Wood Stove Purchase

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Oct 28, 2008
I went shopping for a wood stove today and saw two models that I think would serve me well:

a Hearthstone Castleton


and a Buck Model 21


The Buck is about $1,000 cheaper, but the Hearthstone is better looking and supposedly has longer and more modulated heat because of the soapstone.

Any opinions on these or other choices?

My restrictions are that I need a stove that is about 24" wide and 28" tall or smaller. These foot the bill.
Have you considered Jotul and Vermont Castings? IMO they don't come any better than Jotul.
If you can swing soapstone, get it. Conducts heat better so less goes up your chimney.

Have you been on hearth.com, the BITOG of wood?
Originally Posted By: eljefino
If you can swing soapstone, get it. Conducts heat better so less goes up your chimney.

Have you been on hearth.com, the BITOG of wood?

Originally Posted By: spasm3
I've wanted to add one, but i just don't have a good spot( or one my wife will let me put one.)

I like the look of vermont castings. I like the porcelain stoves.


and jotul


How much square footage? or how big is the room you plan to put it in?

I had a Jotul in the 80s, but I don't find a model that fits my dimensions well.

I'm trying to offset general heating costs with this stove. The ground floor where the stove would be is about 2,000 square feet, but it is open to the second floor.

The main issue is the size of the stove. It can be no taller than 28".
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I'm afraid I haven't had experience with either one.

I have used and found to be good:
Vermont Castings
do you have propane available? i looked at wood stoves to replace my fireplace.the problem was that my 82 yr old mother didnt need to be loading it with wood.

the salesman showed me propane stove that even has fake logs in it.just turn it on if needed. but just the pilot light keeps it warm enough in that room on all but the coldest days
We heat our similar size home with a Vermont Castings Encore Model 2550. It is 26" high and 28" wide. Looks great and has been very reliable to date. Maintenance schedule for me is to replace 1/3 of the gaskets every year. The three year rotation is perfect for our use. This year, the ash door is due. Next year the top griddle and flue collar. Last year the doors. I am sure I could double the maintenance interval with no ill effects, but I like tight control of combustion air. In addition, I clean the catalytic converter every summer. I cut oak and hickory and season it for two years. Perhaps seasoned wood has extended the life of our cat, but it is well past normal life expectancy, and still lights off very well. We are able to run continuous with only water vapor visible. The flue gets one cleaning a year that yields about a coffee can of dry black soot. However, a replacement cat will be necessary at some point and that will cost $2-300.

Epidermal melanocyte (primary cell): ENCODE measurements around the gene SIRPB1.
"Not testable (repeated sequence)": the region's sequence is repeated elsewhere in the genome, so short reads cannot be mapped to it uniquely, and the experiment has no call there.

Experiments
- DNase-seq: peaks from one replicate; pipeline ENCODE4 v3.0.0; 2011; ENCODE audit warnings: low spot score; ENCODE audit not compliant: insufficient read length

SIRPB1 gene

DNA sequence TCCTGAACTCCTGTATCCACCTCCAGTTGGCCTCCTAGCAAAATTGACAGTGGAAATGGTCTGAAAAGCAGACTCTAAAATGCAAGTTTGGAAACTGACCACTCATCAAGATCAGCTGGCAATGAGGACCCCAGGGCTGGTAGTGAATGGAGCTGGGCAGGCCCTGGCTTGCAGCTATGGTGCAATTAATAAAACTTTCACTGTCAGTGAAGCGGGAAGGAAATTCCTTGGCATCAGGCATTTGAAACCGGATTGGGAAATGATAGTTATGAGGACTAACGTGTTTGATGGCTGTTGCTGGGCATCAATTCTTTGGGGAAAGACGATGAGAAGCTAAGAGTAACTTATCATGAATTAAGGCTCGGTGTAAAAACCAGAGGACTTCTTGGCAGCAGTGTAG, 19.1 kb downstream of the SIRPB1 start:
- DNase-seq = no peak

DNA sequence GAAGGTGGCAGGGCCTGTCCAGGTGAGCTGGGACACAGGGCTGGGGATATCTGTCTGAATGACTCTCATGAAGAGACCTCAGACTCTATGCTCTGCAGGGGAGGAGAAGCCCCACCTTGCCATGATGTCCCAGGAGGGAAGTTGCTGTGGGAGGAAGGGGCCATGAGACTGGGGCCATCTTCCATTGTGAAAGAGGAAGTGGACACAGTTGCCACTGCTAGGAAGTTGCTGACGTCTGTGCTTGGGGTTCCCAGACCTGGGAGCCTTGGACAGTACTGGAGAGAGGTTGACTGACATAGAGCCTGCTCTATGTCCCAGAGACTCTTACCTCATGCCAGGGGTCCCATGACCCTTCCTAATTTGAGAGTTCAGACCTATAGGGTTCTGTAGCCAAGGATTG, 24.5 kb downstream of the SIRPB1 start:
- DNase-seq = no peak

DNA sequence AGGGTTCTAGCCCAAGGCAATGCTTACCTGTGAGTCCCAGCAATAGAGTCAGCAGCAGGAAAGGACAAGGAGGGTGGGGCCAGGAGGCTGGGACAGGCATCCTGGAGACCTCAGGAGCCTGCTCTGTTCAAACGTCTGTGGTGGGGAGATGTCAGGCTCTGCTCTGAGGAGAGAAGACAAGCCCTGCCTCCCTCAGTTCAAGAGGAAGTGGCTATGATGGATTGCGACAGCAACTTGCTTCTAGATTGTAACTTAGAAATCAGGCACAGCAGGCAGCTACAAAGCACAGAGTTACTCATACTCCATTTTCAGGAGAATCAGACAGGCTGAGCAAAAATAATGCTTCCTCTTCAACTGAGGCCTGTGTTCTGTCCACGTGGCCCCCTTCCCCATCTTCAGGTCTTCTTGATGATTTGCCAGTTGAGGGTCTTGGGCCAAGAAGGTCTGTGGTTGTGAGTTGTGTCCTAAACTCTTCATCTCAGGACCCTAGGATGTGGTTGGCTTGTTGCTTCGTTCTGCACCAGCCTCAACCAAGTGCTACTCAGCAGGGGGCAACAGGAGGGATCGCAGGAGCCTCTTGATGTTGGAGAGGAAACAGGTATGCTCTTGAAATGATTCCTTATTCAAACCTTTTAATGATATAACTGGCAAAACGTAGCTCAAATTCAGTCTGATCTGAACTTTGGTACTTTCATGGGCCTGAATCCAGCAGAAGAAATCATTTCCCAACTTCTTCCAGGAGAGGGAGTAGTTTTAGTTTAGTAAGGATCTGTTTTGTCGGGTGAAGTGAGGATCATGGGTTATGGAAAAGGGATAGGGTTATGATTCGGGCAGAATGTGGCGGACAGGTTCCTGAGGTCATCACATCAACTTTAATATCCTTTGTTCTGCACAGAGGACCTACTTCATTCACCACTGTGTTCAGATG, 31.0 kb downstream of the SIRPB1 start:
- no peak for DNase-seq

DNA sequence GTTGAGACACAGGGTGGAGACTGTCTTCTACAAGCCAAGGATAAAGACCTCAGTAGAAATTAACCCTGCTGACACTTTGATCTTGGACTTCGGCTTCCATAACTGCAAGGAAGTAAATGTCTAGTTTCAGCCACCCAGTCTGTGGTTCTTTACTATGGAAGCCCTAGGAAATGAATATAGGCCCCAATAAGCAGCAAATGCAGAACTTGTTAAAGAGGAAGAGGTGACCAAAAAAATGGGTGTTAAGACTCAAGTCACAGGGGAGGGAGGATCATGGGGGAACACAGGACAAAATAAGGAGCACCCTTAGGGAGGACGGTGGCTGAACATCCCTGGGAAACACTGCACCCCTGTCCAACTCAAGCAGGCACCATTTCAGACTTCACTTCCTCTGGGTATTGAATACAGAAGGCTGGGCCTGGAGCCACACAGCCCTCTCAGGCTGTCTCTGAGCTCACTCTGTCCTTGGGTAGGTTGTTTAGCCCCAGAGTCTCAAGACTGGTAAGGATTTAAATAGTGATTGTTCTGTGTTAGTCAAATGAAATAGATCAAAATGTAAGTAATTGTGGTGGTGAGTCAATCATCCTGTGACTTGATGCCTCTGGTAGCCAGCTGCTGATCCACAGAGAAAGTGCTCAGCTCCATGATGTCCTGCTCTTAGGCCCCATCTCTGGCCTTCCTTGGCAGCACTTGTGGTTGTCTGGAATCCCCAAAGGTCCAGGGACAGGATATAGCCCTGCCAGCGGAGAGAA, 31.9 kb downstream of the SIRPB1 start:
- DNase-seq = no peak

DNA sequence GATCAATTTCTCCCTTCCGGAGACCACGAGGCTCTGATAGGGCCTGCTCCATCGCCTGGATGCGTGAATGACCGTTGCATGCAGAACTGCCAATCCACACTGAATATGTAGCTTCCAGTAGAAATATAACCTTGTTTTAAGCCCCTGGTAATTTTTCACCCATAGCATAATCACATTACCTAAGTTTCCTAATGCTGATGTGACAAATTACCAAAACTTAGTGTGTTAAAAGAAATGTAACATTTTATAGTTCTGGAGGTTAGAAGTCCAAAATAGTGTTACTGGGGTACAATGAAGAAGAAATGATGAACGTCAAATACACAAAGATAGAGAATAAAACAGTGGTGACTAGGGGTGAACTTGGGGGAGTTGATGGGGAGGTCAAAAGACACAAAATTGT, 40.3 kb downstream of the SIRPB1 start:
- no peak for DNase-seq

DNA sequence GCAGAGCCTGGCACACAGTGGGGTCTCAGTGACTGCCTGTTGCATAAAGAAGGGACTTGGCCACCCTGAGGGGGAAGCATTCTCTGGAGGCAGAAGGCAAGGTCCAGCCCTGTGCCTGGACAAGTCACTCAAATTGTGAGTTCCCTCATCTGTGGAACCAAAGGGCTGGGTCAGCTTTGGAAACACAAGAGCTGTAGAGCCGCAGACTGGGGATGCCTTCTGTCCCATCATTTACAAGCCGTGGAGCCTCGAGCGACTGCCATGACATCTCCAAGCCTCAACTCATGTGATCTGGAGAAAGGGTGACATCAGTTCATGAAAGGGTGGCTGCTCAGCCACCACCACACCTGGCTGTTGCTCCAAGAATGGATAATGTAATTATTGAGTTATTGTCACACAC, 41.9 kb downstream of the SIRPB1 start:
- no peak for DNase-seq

The first level is also a little over 2000 square foot. On that level we have a Jotul F-100. It is 24" tall and 24" wide. This stove is fantastic, but seldom used. It is very small, but is rated at 5000 KW. It is very attractive, but requires tending more often if you operate at the rated output. Since the boys are gone, we don't heat that level very often. This Jotul operates cleanly with a design that does not need a cat.

As a backup, we have a Jotul 602. It is 25" tall and 14" wide with a depth of 23". This thing is a beast with regard to output. But it is not a clean burner. If necessary, I could switch out the F-100 and the 602 would heat our 4000 square foot home comfortably at an outside temperature of zero degrees F. We have to open the stairwell doors. A couple of small fans help distribute the heat on the second level, but are really not necessary should power be off.

The Vermont Castings is very efficient. I keep the second level ~78 degrees F all winter(happy wife, happy life). At this temperature, the first level is always 55F or higher. We consume two pounds of dry firewood per degree day. Last winter in the Ozarks was a 5000 degree day winter. I burned approximately 10,000 pounds of wood or ~three cords. Two winters ago, consumption was two plus cords during a 3500 degree day winter. Our home is extremely well insulated and resistant to infiltration.

I haven't owned a Hearthstone or Buck, but the soapstone=even heat is marketing hype. The physics governing heat transfer cover that problem well. The Hearthstone is elegant and in the right setting would be beautiful.

I have seven cords cut split and stacked. I can't wait for the first frost to start cutting the 2016-2017 winter's wood. I love being in our woods in the cold culling the poor and less desirable growth. Barring some malady killing the forest, we are in a sustainable situation with regard to heat.

Good luck with your stove. Having owned a stove in the past you are well aware of the wonderful evenings sitting before the fire with the spouse and friends. It is a blessing. Some friends and relatives remark occasionally how they would find it hard to go without TV as we do. After an evening before the fire, I observe their demeanor and wonder if the occasional TV free evening should be prescribed by the Doctor. Rx: "No TV for one week each month. Sit before the fire in the evenings, talk story, pick walnuts, and sip cocoa and cider. See me next fall."
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